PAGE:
Others believe that, by adding a battery backup system, they’re taking the final step to eliminate their carbon footprint. Wrong again. Instead, since your solar energy system won’t contribute as many kilowatts of extra energy it produces to ‘the grid,’ the grid will have to make up that difference. The carbon is produced anyhow. This brings us back to the question of cost.

Without a battery backup tied into your solar energy system, you’re contributing more electricity to ‘the grid’ and receiving credits for that electricity. The difference is significant.

The cost of a battery backup system added to your solar energy system can add 25-percent to the cost of the overall system. This is because it’s not as simple as running some wires to a battery.

The battery backup system requires considerable additional electronics and engineering. It needs to balance loads to match demand at all times. It needs to be setup so the battery is never overloaded by house loads or overloaded by the solar energy system. And it needs to be setup so it won’t send electricity into ‘the grid’ when there is a power outage where it could kill a line worker trying to fix the problem with ‘the grid.’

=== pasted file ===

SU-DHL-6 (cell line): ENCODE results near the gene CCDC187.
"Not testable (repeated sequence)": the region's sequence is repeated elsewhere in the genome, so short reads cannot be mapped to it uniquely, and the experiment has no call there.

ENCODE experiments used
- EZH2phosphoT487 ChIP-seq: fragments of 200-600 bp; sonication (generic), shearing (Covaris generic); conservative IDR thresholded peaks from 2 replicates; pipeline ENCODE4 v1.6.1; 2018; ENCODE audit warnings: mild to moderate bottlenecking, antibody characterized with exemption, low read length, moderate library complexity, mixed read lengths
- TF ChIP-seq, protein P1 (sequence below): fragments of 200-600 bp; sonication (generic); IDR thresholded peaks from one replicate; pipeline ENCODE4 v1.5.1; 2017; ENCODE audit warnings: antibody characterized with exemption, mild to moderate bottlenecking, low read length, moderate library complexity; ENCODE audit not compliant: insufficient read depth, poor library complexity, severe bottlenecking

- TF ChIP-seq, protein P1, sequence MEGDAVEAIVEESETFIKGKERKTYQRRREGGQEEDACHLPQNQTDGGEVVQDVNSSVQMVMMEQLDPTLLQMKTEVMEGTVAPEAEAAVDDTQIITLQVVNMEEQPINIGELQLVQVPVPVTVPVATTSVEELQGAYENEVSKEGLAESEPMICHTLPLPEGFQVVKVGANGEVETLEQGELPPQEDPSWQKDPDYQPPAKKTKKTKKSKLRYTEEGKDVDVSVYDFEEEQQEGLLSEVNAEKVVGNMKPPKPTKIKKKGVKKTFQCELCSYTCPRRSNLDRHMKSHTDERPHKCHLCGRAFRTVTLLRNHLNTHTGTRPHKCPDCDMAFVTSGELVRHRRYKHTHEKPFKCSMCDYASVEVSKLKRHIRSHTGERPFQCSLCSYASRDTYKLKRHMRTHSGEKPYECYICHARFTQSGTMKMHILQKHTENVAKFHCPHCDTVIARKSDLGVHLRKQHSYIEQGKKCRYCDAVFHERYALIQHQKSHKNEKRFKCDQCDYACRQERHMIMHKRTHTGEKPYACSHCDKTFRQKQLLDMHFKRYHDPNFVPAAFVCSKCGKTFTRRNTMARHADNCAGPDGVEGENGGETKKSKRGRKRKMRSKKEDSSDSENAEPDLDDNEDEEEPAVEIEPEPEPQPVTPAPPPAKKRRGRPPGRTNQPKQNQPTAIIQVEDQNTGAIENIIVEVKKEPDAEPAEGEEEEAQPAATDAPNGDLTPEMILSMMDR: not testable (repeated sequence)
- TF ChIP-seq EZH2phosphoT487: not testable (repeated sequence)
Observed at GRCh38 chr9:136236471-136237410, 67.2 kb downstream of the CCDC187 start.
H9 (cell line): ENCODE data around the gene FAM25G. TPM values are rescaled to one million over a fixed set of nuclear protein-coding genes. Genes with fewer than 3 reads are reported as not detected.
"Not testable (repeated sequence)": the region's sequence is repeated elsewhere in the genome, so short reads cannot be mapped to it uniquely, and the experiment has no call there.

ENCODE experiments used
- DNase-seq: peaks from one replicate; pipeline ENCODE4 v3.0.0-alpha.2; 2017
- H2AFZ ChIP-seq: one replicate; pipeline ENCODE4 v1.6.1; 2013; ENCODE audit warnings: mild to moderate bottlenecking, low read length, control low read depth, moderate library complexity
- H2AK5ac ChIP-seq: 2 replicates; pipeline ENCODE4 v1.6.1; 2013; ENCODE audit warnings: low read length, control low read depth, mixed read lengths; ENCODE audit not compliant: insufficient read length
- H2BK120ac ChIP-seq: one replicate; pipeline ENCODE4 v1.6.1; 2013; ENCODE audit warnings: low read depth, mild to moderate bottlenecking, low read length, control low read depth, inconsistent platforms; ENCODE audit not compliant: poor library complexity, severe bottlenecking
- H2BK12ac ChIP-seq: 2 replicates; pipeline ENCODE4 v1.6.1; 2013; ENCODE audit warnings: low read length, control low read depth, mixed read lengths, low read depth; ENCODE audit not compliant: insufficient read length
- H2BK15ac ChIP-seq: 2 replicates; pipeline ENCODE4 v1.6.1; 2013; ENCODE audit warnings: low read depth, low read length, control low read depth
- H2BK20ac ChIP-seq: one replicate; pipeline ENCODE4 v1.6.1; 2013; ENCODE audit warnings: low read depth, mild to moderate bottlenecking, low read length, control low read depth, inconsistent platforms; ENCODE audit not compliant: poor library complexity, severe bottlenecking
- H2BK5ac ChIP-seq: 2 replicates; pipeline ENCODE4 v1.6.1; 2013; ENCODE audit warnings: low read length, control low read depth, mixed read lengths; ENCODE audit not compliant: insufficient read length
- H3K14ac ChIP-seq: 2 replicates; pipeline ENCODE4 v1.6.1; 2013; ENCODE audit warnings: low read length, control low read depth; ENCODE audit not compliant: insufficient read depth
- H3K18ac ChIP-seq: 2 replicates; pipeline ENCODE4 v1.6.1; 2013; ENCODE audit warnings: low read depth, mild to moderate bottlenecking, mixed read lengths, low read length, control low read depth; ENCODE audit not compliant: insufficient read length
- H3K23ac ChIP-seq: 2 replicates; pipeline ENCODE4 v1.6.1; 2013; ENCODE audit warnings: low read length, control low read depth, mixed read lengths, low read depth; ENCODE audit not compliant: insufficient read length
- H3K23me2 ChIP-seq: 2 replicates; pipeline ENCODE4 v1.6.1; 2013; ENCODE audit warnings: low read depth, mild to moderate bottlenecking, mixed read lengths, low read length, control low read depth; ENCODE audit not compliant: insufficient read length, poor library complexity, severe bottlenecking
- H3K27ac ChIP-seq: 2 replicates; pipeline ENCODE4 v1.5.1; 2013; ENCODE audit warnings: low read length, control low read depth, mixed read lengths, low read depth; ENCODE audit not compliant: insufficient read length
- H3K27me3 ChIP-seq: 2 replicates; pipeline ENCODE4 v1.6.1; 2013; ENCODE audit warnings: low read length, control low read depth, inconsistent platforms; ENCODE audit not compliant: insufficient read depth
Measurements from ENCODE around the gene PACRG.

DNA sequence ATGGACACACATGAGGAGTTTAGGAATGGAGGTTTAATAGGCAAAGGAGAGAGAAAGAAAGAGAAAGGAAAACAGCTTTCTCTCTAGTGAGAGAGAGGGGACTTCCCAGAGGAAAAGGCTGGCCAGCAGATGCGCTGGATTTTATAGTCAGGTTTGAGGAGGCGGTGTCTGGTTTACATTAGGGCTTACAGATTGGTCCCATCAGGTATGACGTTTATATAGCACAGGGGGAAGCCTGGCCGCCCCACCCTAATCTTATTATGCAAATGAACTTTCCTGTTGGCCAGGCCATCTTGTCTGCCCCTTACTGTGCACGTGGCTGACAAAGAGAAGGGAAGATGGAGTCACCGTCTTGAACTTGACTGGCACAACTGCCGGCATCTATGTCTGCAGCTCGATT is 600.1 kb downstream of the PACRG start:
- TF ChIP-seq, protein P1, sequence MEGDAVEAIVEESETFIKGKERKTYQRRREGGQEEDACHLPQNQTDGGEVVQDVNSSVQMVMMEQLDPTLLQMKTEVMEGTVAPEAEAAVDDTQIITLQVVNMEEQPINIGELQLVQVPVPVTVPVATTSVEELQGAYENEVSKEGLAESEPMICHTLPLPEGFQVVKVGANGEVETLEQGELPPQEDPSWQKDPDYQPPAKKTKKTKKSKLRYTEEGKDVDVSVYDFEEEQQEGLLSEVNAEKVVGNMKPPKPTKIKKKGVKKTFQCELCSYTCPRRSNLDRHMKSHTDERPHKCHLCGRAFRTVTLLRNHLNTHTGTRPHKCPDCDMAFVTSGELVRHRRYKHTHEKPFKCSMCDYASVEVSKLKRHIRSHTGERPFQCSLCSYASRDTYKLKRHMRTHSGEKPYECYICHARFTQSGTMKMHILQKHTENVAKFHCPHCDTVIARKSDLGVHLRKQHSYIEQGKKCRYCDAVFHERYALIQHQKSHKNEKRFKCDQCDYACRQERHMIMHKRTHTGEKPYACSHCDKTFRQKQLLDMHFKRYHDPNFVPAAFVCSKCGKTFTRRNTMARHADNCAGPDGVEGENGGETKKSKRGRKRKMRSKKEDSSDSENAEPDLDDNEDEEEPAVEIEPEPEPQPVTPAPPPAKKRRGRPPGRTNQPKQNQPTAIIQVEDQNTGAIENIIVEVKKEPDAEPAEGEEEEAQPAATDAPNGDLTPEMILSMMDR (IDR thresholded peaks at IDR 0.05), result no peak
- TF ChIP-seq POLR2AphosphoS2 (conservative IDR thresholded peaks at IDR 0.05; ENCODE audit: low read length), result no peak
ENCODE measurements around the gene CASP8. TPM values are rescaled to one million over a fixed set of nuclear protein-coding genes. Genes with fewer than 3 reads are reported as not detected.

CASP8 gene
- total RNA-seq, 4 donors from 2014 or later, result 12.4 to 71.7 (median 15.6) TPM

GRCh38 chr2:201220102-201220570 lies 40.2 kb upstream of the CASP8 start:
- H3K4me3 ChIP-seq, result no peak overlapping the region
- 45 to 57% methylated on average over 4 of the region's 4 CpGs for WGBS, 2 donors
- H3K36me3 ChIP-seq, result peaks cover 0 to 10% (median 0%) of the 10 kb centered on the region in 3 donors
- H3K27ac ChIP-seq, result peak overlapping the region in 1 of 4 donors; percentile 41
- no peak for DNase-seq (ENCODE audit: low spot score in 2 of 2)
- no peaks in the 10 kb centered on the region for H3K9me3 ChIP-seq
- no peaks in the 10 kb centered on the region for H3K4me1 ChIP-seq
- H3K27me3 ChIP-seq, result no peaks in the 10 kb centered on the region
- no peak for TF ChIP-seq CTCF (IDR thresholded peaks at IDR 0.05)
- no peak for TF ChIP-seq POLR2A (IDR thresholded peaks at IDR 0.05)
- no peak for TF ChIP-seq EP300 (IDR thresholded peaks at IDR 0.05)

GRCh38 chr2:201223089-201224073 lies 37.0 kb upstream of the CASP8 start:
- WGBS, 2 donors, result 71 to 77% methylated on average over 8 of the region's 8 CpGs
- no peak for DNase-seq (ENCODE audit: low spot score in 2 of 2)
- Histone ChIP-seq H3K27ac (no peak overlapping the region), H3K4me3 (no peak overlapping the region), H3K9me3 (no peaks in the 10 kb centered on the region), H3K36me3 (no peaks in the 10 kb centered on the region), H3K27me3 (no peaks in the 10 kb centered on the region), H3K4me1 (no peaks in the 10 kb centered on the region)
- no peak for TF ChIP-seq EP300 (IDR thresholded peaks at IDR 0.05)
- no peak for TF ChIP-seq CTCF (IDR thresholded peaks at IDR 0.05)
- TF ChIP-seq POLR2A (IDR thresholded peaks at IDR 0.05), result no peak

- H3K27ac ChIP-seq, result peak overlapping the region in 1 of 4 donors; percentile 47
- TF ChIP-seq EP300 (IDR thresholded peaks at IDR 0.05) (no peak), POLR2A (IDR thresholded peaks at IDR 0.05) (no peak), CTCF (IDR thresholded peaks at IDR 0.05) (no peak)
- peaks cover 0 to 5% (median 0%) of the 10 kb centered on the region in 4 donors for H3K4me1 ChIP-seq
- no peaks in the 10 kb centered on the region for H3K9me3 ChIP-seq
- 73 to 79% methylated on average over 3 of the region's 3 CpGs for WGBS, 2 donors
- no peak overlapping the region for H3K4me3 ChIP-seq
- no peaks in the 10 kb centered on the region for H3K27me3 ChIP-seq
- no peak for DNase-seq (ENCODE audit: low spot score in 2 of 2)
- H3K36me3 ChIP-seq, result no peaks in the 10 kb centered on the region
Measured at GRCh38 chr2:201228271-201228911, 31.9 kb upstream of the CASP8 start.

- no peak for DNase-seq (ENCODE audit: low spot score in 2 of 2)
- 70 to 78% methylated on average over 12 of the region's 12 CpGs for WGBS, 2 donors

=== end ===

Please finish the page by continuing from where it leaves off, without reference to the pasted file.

The negative aspects of a battery backup system include the complexity of the system, increased maintenance requirements, increase costs and decreased credit savings. Here is a rough breakdown of the costs you can expect with and without a battery backup system:

When tied to ‘the grid’ and using a battery backup, you may spend $6 to $10 per watt. If you have a battery backup but you’re not tied to ‘the grid,’ expect to pay roughly $9 to $15 per watt. But, with a solar energy system that is tied to ‘the grid’ but doesn’t have a battery backup system, you’ll probably spend $4 to $6 per watt.

 

 

Safety concerns lead to cancellation of Going SOLAR 101 FREE Educational Seminar & Library Solar Tour

This was to be the third year in a row that Paul LaBarbera, a leading authority on solar energy and CEO of Johnsburg-based Magitek Energy Solutions, was to present a solar energy symposium at the McHenry Public Library. Due to safety concerns over the Coronavirus, however, the event has been canceled.